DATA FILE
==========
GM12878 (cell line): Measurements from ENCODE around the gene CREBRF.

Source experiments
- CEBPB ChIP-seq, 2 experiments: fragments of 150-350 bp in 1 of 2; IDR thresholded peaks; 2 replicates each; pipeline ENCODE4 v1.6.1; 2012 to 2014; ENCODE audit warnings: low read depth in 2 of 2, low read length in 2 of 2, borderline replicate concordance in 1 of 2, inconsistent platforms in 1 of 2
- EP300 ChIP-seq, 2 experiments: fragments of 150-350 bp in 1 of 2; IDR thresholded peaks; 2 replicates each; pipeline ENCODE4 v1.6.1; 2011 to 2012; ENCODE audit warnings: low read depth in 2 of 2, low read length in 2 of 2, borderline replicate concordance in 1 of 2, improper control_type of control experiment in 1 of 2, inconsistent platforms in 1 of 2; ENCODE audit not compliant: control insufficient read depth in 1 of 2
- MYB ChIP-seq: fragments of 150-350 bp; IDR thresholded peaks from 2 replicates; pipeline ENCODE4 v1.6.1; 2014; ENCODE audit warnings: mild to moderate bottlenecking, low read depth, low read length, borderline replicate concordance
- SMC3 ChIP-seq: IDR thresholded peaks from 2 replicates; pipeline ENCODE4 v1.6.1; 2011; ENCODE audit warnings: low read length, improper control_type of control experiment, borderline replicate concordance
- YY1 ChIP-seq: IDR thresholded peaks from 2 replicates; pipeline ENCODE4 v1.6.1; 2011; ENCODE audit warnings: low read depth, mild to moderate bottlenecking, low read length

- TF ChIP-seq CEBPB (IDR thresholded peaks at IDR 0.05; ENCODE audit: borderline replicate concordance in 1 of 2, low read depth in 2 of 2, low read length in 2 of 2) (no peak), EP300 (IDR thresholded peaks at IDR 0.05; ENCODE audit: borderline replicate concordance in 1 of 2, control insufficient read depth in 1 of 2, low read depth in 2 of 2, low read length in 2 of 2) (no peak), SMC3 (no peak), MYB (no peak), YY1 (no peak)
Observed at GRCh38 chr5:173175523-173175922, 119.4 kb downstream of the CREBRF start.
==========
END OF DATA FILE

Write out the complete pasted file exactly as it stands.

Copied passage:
GM12878 (cell line): Measurements from ENCODE around the gene CREBRF.

Source experiments
- CEBPB ChIP-seq, 2 experiments: fragments of 150-350 bp in 1 of 2; IDR thresholded peaks; 2 replicates each; pipeline ENCODE4 v1.6.1; 2012 to 2014; ENCODE audit warnings: low read depth in 2 of 2, low read length in 2 of 2, borderline replicate concordance in 1 of 2, inconsistent platforms in 1 of 2
- EP300 ChIP-seq, 2 experiments: fragments of 150-350 bp in 1 of 2; IDR thresholded peaks; 2 replicates each; pipeline ENCODE4 v1.6.1; 2011 to 2012; ENCODE audit warnings: low read depth in 2 of 2, low read length in 2 of 2, borderline replicate concordance in 1 of 2, improper control_type of control experiment in 1 of 2, inconsistent platforms in 1 of 2; ENCODE audit not compliant: control insufficient read depth in 1 of 2
- MYB ChIP-seq: fragments of 150-350 bp; IDR thresholded peaks from 2 replicates; pipeline ENCODE4 v1.6.1; 2014; ENCODE audit warnings: mild to moderate bottlenecking, low read depth, low read length, borderline replicate concordance
- SMC3 ChIP-seq: IDR thresholded peaks from 2 replicates; pipeline ENCODE4 v1.6.1; 2011; ENCODE audit warnings: low read length, improper control_type of control experiment, borderline replicate concordance
- YY1 ChIP-seq: IDR thresholded peaks from 2 replicates; pipeline ENCODE4 v1.6.1; 2011; ENCODE audit warnings: low read depth, mild to moderate bottlenecking, low read length

- TF ChIP-seq CEBPB (IDR thresholded peaks at IDR 0.05; ENCODE audit: borderline replicate concordance in 1 of 2, low read depth in 2 of 2, low read length in 2 of 2) (no peak), EP300 (IDR thresholded peaks at IDR 0.05; ENCODE audit: borderline replicate concordance in 1 of 2, control insufficient read depth in 1 of 2, low read depth in 2 of 2, low read length in 2 of 2) (no peak), SMC3 (no peak), MYB (no peak), YY1 (no peak)
Observed at GRCh38 chr5:173175523-173175922, 119.4 kb downstream of the CREBRF start.